The use of precipitate hardened alloys at high temperatures is often limited by the thermal stability of the precipitates. To improve the understanding of precipitate dissolution after a rapid increase of temperature, we used computer simulation to study a binary A-5 at. % B model alloy. The system consisted of A and B atoms on a quadratic lattice with nearest-neighbor attractive interactions between like atoms. The dynamics was provided by a single vacancy moving across the lattice by exchanges with neighboring atoms. The evolution of the precipitates was studied as a function of time at various temperatures Ta, starting from a given initial configuration, which was prepared by "annealing" a random mixture of A and B atoms at a low temperature inside the miscibility gap of the alloy. Depending on the new temperature Ta, different processes were observed. For Ta inside the miscibility gap, the precipitates stayed compact and dissolved partially at first, but afterwards their average size increased again by a coarsening process. For Ta outside the miscibility gap, but below the critical temperature Tc, the precipitates stayed compact and dissolved completely by evaporation of atoms from their surfaces. Above Tc, they decomposed rapidly into many smaller particles in a process that resembles an explosion. A theoretical description of these various processes, based on a phase field model, is presented.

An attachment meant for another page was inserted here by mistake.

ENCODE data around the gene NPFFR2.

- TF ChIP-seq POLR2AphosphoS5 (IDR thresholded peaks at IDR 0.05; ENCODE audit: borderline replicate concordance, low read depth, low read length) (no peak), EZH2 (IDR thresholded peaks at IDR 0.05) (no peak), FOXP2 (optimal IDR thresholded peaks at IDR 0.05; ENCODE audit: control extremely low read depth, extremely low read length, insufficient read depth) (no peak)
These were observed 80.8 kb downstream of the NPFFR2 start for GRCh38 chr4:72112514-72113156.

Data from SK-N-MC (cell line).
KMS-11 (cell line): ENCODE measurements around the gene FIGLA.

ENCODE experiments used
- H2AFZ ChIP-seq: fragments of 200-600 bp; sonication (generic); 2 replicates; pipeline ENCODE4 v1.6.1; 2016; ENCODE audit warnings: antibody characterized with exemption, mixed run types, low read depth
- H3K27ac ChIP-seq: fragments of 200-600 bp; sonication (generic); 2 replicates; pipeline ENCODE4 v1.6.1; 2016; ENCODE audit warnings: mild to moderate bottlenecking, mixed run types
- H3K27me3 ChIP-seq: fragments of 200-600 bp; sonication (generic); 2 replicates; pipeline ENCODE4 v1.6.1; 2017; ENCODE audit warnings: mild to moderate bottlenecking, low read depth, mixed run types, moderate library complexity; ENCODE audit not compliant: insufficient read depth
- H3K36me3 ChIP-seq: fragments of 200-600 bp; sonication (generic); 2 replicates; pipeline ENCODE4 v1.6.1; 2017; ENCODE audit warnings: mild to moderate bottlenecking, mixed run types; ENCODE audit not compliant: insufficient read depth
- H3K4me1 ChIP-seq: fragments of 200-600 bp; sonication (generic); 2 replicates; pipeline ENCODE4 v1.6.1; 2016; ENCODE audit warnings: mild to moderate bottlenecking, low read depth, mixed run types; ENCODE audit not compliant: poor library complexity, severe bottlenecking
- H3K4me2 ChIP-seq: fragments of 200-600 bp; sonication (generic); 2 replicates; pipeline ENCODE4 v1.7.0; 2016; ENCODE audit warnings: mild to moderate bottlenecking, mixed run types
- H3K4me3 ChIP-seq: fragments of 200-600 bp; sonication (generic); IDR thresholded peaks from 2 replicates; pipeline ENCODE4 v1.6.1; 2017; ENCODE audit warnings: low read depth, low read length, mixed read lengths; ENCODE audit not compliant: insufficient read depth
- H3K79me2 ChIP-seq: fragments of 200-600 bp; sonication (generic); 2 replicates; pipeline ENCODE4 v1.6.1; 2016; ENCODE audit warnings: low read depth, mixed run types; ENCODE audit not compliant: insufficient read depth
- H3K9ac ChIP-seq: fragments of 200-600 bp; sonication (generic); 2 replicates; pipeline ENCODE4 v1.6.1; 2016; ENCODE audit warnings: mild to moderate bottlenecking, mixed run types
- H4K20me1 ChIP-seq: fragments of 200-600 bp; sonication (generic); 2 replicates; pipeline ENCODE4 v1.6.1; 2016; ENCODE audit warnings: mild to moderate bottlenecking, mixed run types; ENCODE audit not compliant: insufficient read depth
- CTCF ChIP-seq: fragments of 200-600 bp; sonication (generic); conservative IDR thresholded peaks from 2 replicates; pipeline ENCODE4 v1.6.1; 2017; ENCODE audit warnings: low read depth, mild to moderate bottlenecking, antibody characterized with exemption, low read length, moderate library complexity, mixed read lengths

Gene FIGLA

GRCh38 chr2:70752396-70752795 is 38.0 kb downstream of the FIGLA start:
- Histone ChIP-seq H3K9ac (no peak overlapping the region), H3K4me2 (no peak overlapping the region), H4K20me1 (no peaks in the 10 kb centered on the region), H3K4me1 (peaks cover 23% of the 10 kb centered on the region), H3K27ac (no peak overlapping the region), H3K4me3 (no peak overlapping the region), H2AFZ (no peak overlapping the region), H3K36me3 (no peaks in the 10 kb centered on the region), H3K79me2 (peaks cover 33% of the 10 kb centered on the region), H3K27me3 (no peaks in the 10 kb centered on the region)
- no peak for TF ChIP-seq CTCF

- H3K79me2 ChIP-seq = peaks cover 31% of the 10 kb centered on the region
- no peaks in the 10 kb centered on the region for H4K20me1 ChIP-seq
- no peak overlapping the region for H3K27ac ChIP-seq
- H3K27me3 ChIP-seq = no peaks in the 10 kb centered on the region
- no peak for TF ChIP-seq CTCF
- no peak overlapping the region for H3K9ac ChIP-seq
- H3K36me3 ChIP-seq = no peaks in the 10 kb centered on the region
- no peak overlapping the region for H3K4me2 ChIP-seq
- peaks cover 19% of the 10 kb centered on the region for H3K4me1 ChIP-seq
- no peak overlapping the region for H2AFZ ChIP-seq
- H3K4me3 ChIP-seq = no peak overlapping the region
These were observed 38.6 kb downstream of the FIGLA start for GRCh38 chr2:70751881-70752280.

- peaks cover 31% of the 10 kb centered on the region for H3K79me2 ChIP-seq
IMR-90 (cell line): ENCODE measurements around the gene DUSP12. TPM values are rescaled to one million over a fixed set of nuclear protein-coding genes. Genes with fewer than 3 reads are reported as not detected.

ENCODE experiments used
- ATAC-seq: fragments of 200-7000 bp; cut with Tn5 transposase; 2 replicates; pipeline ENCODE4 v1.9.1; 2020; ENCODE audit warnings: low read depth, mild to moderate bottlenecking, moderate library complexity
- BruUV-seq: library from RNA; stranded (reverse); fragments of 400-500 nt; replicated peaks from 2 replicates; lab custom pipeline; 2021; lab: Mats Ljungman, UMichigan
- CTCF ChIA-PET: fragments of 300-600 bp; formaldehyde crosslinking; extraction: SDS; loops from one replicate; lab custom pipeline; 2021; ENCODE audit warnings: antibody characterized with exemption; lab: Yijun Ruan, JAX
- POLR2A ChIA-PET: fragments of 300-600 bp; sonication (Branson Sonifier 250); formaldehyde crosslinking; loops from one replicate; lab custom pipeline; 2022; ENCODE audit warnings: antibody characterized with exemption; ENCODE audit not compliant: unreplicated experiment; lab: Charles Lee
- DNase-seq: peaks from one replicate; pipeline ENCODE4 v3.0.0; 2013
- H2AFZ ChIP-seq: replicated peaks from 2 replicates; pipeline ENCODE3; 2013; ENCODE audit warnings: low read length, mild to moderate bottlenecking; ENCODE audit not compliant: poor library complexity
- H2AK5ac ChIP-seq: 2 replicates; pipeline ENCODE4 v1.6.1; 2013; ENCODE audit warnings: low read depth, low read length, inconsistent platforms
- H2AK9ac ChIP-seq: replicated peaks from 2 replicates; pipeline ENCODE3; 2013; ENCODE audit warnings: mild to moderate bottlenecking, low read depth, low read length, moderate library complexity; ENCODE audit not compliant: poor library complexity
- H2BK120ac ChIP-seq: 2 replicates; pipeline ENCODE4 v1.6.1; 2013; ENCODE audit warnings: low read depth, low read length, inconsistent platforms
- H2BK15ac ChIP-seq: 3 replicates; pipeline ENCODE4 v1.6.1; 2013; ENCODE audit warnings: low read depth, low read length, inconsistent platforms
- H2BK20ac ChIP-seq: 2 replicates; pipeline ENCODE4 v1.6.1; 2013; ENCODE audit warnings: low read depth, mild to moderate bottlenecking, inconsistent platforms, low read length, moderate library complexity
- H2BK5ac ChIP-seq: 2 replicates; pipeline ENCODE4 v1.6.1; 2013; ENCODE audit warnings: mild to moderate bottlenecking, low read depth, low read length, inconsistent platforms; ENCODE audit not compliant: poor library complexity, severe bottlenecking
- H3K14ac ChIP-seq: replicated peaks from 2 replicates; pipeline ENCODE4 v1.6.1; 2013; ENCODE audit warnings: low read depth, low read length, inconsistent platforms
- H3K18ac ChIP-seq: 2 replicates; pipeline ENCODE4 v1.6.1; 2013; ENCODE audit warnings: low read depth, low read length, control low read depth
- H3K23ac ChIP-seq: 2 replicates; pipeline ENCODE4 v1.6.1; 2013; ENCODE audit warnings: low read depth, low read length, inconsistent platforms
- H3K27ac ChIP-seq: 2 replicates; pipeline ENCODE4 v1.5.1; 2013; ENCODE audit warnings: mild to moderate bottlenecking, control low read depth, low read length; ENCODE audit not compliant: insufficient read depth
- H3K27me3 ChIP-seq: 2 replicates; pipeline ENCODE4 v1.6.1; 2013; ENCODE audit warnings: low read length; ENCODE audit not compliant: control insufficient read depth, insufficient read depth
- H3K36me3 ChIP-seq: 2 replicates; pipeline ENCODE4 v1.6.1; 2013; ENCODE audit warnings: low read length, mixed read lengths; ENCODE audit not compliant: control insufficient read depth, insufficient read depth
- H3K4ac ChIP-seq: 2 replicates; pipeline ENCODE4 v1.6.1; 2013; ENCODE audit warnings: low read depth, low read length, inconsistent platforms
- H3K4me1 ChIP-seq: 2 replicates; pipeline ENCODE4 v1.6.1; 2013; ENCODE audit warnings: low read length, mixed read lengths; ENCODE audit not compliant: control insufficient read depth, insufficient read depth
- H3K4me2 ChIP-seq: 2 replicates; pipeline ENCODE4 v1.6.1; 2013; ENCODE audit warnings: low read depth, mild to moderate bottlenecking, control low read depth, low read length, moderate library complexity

|Number of pages||7|
|Journal||Physical Review B: Condensed Matter and Materials Physics|
|Publication status||Published - 1 May 1997|